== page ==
All of this was over a temporary restraining order requested by the city. But the city also filed a complaint at the same time, asking for an injunction against Sparrows Point to allow the wastewater to continue to flow.

So Sparrows Point filed an answer to the complaint earlier this month with a counterclaim against the city. The counterclaim reiterates many of the points Sparrows Point made in filings about the temporary restraining order, chiefly that the city breached the parties’ contract for use of the pipelines by not paying the $80,000 monthly fee on time.

The counterclaim seeks a declaratory judgment that the city breached its contract and that the contract is no longer in effect, along with damages caused by complying with the temporary restraining order.

The city filed Tuesday its response to Sparrows Point’s counterclaim, reiterating its argument that it never breached the contract.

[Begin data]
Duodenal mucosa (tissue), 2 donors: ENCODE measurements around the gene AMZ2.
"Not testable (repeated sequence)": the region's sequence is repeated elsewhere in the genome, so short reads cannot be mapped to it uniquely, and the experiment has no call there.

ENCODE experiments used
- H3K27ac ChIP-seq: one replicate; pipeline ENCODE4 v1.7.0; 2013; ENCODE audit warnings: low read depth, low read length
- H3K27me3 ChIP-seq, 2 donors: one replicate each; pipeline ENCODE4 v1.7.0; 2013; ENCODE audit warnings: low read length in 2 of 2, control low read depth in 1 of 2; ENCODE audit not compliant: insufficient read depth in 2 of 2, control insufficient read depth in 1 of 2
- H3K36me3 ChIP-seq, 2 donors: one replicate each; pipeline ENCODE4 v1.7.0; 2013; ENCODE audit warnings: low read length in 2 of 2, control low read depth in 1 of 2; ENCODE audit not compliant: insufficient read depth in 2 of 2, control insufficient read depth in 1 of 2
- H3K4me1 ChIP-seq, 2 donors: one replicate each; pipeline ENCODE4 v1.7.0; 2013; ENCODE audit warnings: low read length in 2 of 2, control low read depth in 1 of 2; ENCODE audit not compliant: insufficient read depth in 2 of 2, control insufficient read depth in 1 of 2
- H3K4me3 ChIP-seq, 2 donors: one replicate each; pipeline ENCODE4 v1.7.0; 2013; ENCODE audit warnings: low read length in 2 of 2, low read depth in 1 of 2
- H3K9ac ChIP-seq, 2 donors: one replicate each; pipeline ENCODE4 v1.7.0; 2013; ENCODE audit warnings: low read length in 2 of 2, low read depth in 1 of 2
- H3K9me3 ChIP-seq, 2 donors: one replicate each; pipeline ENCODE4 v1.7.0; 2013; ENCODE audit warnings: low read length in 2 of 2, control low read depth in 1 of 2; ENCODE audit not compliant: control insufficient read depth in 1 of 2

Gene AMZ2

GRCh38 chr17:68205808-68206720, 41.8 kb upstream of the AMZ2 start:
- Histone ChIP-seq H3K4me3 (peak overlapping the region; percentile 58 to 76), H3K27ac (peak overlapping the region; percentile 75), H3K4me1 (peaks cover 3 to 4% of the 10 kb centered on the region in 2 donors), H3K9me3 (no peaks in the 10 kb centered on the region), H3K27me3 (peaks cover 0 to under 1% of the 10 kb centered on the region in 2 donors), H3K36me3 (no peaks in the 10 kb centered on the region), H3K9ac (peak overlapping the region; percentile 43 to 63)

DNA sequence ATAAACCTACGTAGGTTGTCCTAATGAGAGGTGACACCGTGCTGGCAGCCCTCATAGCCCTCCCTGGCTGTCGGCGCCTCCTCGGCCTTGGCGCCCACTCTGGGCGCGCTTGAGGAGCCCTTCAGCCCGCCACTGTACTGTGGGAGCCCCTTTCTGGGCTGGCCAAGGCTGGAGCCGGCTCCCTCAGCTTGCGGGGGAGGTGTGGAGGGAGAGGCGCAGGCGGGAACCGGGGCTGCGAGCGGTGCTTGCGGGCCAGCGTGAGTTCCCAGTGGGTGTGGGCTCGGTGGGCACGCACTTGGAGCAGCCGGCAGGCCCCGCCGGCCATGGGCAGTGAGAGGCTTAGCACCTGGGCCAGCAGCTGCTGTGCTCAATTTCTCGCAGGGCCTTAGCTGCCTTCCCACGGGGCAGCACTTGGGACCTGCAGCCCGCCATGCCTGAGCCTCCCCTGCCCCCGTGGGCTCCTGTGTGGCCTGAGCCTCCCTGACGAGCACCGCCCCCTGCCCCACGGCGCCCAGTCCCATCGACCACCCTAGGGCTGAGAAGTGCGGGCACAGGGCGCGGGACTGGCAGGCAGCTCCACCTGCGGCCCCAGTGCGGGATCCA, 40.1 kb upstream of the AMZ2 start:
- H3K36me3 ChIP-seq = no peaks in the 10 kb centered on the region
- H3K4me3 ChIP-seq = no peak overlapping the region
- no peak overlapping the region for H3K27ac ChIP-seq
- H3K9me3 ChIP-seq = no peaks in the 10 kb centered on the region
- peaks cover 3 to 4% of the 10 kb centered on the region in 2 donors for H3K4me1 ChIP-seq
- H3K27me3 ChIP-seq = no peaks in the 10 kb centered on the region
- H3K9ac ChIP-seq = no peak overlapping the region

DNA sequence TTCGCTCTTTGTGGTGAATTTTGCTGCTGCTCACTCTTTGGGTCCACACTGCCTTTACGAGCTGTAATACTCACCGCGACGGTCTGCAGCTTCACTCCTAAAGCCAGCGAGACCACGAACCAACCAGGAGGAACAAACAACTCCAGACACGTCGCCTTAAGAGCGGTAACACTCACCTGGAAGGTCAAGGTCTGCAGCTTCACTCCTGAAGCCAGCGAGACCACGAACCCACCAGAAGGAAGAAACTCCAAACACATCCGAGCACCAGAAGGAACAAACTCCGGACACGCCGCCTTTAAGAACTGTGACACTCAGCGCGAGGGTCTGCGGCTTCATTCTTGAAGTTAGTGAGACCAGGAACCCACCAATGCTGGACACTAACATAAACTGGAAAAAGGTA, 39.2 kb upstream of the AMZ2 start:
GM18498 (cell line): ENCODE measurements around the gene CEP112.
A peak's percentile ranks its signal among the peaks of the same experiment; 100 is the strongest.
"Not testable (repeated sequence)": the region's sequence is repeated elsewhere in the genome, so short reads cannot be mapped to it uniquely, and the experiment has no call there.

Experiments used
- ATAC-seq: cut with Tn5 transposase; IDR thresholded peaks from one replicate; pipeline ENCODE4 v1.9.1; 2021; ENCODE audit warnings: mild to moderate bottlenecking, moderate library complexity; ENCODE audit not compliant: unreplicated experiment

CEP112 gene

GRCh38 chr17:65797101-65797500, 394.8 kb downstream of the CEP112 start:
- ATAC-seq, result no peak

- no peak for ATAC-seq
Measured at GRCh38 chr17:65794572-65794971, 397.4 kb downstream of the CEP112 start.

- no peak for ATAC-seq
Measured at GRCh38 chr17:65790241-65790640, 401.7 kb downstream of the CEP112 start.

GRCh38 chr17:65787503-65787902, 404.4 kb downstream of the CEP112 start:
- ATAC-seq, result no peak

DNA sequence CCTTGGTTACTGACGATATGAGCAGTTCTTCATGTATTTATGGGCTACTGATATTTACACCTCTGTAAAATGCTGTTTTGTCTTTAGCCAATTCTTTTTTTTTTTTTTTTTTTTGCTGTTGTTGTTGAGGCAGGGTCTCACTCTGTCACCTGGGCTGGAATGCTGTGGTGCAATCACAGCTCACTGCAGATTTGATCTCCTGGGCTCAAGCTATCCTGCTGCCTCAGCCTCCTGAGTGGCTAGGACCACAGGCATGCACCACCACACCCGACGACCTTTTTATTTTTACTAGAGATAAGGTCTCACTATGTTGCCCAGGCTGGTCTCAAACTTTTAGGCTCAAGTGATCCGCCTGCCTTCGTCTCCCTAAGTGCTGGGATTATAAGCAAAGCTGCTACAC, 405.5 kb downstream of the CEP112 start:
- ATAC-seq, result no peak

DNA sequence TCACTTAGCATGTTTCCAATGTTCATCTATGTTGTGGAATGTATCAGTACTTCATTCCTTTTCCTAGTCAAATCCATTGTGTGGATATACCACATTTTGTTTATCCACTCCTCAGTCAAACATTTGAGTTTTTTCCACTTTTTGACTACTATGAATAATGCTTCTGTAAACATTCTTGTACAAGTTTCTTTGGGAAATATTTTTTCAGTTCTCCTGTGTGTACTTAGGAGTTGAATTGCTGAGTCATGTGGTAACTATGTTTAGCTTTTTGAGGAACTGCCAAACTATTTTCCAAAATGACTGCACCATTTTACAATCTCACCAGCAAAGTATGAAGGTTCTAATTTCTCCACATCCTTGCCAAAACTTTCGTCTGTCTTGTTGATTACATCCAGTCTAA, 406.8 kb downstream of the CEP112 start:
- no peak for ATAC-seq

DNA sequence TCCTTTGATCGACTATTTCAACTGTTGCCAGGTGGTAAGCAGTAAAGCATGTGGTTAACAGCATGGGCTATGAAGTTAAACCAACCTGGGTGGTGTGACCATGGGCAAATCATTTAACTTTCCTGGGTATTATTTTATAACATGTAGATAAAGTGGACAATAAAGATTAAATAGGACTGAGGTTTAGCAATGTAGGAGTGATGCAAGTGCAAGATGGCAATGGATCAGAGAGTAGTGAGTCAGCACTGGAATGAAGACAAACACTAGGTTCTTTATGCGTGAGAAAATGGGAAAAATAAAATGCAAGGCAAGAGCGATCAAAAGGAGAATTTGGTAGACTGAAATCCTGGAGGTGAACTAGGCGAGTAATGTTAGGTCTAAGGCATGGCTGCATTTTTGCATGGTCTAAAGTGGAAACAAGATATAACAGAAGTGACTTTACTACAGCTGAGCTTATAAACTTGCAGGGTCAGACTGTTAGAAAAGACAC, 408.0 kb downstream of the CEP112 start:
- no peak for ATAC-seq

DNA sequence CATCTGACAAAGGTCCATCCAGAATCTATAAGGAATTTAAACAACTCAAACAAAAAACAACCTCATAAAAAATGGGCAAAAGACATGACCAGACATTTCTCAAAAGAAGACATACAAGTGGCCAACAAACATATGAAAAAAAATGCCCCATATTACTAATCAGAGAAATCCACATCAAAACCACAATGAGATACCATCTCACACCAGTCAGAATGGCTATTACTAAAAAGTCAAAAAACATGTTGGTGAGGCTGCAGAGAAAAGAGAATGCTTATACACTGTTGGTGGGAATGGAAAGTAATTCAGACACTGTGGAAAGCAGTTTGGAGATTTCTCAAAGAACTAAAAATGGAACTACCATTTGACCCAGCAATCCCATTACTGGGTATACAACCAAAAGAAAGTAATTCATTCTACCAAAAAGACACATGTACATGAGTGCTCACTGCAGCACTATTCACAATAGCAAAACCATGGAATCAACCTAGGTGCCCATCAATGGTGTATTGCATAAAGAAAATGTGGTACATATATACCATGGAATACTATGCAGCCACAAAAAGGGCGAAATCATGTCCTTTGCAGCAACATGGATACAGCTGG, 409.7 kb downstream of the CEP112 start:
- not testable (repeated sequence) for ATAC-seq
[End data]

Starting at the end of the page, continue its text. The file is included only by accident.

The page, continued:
A hearing on the matter is scheduled for Dec. 12 in U.S. District Court in Baltimore.

Would you like fries with your getaway car?

Burger-King-Chicken-SandwichWe posted a story earlier Tuesday about a Baltimore man sentenced to more than 15 years in prison for being the getaway driver in 22 armed robberies.

Rico Bias, 34, conspired with two other men to rob mostly convenience stores and fast-food restaurants between January and June 2012, according to the plea agreement signed in February.

In most of the robberies, Bias drove a Ford Windstar minivan. In at least one robbery, he rented a Zipcar.

And in another robbery, this one of a Burger King, Bias did more than drive, according to the plea agreement:

Prior to [co-defendant Hatratico] Smith entering the Burger King, the defendant entered and checked to make sure the robbery could occur. Bias purchased two chicken sandwiches while he checked for Smith to commit the robbery.

Hatratico Smith, who committed the robberies, pleaded guilty in September and faces life imprisonment when he is sentenced in January. (Smith used a gun to commit the robberies, in one incident wounding a convenience store customer.)